Right now, I’m filling in for a friend who is taking Sabbatical leave so I’m back “on the clock” at least in part. My only real responsibility is preaching the Sunday morning sermon although I’m “being the pastor” in a few other ways as well. I certainly don’t have the full pastoral load.

The interesting thing to me is that that old Monday weariness has returned. It has to be the preaching and maybe interacting with a number of people throughout the day because I’m not doing much else. I confess that I’m not much of a people person, so spending a large part of the day chatting and “being nice” does wear me down a bit. Still, I think the preaching is the biggest part of it.

It’s not as though I’m a high energy, pacing, pulpit pounder. My style is conversational, considerably thought through, and much prayed over. To most non-preachers I know that that doesn’t sound like much and some may accuse me of whining or maybe just of getting old and more easily tired. Honestly, there may be some truth in the second accusation and hopefully none in the first.

However, I think that there’s a least a reminder here that pastors work harder on Sundays than most people think they do, even if all they “do” is preach a sermon for 30-40 minutes. The preparation, both academic and spiritual, takes a toll. The energy spent, even with Spirit anointing, is considerable.

I don’t think I’m just whining or wimping out. Pastors carry a burden that takes a toll and they both need and deserve a Monday day of rest.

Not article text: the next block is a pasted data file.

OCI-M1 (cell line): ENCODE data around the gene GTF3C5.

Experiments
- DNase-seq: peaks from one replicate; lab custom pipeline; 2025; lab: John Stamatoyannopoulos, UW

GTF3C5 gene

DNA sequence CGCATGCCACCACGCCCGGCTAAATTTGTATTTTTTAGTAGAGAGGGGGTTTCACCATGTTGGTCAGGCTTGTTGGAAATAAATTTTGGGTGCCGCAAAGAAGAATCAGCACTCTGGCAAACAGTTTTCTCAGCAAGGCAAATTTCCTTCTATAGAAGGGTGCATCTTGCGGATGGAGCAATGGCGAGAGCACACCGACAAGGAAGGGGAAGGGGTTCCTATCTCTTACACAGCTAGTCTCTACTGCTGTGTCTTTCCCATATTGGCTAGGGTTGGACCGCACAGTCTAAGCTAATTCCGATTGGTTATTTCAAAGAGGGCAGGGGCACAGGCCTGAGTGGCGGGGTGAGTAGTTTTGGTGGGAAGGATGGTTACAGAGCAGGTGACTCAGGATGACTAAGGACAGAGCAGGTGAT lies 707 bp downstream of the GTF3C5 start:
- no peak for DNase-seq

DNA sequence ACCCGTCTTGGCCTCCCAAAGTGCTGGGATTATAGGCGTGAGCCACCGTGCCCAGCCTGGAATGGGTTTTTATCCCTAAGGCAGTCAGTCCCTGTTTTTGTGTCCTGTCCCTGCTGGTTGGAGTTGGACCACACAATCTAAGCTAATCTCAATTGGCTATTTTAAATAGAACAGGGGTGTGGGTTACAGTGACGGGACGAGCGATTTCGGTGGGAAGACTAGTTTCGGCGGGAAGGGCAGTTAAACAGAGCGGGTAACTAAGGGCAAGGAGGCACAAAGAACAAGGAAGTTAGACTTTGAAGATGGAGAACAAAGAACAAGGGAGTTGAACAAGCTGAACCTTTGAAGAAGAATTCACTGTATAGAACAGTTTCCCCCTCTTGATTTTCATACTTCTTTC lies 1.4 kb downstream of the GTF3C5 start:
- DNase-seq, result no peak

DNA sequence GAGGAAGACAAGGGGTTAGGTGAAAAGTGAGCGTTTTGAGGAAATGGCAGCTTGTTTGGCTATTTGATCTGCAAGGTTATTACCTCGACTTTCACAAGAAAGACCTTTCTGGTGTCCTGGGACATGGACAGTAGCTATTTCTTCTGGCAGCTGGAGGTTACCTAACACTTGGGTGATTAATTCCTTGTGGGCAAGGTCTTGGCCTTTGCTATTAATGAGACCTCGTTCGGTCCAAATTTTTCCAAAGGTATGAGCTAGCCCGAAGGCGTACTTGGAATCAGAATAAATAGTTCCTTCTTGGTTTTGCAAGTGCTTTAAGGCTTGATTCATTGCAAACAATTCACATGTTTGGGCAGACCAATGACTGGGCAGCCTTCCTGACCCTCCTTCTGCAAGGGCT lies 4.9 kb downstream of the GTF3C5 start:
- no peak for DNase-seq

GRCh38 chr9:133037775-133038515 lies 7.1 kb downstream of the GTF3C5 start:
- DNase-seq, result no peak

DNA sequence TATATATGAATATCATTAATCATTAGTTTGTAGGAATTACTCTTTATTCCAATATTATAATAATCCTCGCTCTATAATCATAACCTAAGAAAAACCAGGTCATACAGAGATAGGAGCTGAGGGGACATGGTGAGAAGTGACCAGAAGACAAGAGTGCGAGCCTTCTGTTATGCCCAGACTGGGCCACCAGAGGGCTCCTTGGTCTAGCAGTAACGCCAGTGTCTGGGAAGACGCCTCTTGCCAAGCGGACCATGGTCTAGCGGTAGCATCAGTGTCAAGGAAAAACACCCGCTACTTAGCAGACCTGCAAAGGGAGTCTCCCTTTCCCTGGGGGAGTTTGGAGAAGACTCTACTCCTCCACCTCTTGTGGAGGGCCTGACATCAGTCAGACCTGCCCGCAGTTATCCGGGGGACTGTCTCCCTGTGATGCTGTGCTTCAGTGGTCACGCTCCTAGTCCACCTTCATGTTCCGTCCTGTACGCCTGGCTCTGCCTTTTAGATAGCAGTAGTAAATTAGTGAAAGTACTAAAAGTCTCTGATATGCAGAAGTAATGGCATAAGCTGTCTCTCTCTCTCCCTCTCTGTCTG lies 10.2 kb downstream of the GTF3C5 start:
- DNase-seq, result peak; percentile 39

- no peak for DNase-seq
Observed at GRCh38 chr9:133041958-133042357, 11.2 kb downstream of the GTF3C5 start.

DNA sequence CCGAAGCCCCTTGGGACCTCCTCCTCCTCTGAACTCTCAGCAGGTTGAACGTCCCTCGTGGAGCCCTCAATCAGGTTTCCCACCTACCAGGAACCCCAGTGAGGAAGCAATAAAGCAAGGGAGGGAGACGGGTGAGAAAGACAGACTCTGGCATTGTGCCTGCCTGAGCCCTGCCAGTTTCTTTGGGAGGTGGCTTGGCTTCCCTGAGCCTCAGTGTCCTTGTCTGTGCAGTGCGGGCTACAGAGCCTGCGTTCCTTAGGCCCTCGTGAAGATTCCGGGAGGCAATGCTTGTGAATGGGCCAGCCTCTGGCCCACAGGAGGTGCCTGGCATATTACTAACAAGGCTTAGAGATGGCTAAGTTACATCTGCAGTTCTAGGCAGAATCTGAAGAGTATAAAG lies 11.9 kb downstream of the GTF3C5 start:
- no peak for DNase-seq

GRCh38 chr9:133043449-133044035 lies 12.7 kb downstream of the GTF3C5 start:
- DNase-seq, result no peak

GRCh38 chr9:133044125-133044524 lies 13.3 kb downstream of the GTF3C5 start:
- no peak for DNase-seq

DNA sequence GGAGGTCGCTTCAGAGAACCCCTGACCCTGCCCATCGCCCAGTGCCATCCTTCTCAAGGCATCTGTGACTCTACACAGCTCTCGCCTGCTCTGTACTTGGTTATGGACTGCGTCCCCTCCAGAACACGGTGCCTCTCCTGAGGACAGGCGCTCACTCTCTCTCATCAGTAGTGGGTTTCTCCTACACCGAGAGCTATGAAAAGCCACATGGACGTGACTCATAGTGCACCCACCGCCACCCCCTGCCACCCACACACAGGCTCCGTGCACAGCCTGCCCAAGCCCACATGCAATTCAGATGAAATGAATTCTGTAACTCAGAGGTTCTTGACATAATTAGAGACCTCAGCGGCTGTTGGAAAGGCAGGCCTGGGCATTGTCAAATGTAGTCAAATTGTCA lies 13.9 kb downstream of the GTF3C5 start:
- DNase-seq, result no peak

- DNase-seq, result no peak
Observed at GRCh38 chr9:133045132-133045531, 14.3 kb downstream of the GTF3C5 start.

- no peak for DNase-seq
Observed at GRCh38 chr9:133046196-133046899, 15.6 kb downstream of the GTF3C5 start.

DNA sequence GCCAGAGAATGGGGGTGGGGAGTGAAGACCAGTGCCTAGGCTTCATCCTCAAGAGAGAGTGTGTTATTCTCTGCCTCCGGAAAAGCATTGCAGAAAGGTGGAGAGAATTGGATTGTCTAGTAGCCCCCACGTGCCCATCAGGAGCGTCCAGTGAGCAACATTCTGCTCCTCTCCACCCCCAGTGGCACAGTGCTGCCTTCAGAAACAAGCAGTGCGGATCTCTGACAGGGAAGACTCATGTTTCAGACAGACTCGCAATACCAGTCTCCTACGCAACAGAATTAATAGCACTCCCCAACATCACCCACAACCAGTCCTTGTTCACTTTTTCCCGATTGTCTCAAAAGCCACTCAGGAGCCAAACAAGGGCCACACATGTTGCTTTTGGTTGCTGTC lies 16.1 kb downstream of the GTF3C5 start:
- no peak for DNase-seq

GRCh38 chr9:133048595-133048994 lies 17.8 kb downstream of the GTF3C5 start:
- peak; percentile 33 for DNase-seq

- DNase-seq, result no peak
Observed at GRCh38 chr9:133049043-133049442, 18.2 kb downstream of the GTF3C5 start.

After Communion

thimblesIn my early ministry I remember seeing a grandmother allowing her grandkids to gather around the communion ware and drink all the left over grape juice from the tiny cups.  I think that was the first time I ever thought about the remnants of the communion sacrament.  At the time, I hadn’t thought much about it but there was something about that approach that was disturbing to me.

Coming from a non-liturgical background as I had I’d given little thought to what to do with left over bread and wine (grape juice for us) after the service.  Our Roman Catholic friends, meanwhile, have it down to a fine art but, then, they believe in transubstantiation too – that is that the elements become the actual body and blood of our Lord.  After the mass they are left with consecrated elements that must be handled with utmost reverence.  For Protestants and especially for non-liturgical groups the status of left over elements is something less.   As we celebrate the sacrament concerning the bread and wine we pray: “Make them by the power of your Spirit to be for us the body and blood of Christ.”  Having just prayed that prayer a short time earlier, just tossing these things into the trash or down the drain is something akin to handling the Lord’s Supper in an unworthy way.  So what to do?

Fortunately, there are godly people who have thought about this.  After some reading I directed those in our church who prepare the sacrament to this approach; maybe it will help you too.

If we are using the little squares of unleavened bread we return it to the container and put it back in the freezer to be used again.  If we are using baked bread, the portion left over from the actual communion is taken outside to a little used area (like a flower garden) and left for the birds, etc. to consume.  The person taking it out offers a short prayer, thanking the Lord for his sacrifice for us.

Grape juice that has been offered is similarly returned to the earth.  That which was never offered in the service can be drunk as a beverage.